Servers are trained to upsell customers. When a customer orders a Martini, therefore, servers know to ask what brand of vodka they’d like. “Very few will say, ‘Whatever your well brand is,'” Marmulstein reports. In the past, he adds, nearly everyone ordered Absolut but today he’s “noticed that Grey Goose has picked up quite a bit.”
Those who sit at restaurant tables rather than the bar tend to order wine with their meals. Along with spicy chili-rubbed tuna steak with green chili cilantro grits and marinated tomatoes and ancho vinaigrette, or pan-seared emu with Yukon Gold mashed potatoes, creamy woodland mushrooms and Burgundy poached pears in red wine sauce, diners can opt for any of 200 wines, 20 available by the glass. Popular are a Napa Cakebread chardonnay ($70), a Trefethen “Estate” merlot ($46) and a La Crema Sonoma Coast Pinot Noir ($38).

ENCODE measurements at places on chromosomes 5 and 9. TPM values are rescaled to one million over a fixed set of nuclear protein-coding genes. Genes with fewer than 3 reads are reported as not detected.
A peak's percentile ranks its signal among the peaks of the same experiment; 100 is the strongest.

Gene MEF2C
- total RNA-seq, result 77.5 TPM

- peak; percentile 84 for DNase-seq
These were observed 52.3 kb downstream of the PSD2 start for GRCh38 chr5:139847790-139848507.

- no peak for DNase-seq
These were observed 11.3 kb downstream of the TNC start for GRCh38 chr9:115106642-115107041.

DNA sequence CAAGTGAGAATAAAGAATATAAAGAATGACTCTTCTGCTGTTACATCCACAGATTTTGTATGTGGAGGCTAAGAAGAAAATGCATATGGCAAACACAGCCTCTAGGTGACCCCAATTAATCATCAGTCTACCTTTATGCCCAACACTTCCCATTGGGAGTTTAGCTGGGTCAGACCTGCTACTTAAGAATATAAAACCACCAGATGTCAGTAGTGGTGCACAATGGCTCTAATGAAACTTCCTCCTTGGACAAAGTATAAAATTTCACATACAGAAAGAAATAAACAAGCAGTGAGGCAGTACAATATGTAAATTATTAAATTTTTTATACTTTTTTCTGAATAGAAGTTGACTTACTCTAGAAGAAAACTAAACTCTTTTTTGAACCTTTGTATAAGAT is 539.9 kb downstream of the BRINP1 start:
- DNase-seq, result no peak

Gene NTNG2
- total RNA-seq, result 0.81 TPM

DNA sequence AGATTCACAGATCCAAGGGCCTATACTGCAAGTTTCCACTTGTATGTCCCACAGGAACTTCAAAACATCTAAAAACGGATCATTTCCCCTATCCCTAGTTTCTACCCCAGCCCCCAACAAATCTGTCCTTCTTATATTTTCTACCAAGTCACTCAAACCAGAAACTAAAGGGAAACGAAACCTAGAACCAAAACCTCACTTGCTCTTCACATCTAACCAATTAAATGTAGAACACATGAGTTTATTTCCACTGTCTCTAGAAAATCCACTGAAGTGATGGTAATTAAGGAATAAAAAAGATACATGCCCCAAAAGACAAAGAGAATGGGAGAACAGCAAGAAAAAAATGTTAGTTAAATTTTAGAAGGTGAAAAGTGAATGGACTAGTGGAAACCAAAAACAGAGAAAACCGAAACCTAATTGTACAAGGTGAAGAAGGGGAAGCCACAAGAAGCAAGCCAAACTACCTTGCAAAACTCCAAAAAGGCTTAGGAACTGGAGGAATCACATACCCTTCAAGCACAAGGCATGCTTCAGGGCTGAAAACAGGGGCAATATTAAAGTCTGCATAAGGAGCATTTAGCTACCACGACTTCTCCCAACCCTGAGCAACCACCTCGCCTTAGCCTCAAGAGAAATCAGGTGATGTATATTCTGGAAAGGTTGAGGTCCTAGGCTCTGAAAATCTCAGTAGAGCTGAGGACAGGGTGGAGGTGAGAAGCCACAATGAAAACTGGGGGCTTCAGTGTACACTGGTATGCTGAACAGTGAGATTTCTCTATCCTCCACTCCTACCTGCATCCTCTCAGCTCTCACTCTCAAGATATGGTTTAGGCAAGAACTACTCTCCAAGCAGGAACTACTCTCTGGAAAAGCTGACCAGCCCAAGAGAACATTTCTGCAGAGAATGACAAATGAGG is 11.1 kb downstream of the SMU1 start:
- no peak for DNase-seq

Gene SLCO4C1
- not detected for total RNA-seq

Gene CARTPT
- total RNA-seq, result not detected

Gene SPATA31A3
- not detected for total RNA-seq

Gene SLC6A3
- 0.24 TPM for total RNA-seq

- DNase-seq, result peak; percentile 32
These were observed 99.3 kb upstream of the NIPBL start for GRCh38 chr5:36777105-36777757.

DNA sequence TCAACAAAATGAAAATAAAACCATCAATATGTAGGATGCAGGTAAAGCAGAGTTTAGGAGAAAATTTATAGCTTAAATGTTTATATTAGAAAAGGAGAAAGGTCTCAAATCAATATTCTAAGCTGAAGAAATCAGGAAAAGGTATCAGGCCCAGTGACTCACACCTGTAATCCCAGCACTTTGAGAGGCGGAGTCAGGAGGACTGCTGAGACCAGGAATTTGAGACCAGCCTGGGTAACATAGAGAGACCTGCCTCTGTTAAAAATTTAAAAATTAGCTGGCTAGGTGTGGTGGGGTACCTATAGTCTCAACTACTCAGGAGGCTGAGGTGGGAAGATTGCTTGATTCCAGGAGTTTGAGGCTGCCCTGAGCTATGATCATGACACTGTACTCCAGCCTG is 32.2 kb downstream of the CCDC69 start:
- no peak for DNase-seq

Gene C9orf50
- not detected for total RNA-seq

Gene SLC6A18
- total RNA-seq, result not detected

HERE COMES THE SUN
Martinis are big business at the Sun Dial Restaurant, Bar & View, a revolving restaurant 72 floors above Atlanta. While tourists comprise 70 percent of the restaurant and bar’s four million annual visitors, locals make up the rest. Many come for special occasions; on average, eight lovestruck men propose marriage in the restaurant to their every Friday and Saturday night.
And what do they drink? You guessed it. Martinis. The menu offers seven varieties, one for each day of the week. To be fair, the Sun Dial sells several other beverages, too. Frozen specialty drinks such as the Atlanta Hurricane are huge: The Atlanta Hurricane is a combination of a Pina Colada and a Strawberry Daiquiri served in a souvenir glass. The Southern Sunset Cooler, also served in a souvenir glass, is a blend of amaretto, bourbon and rum topped with pineapple juice.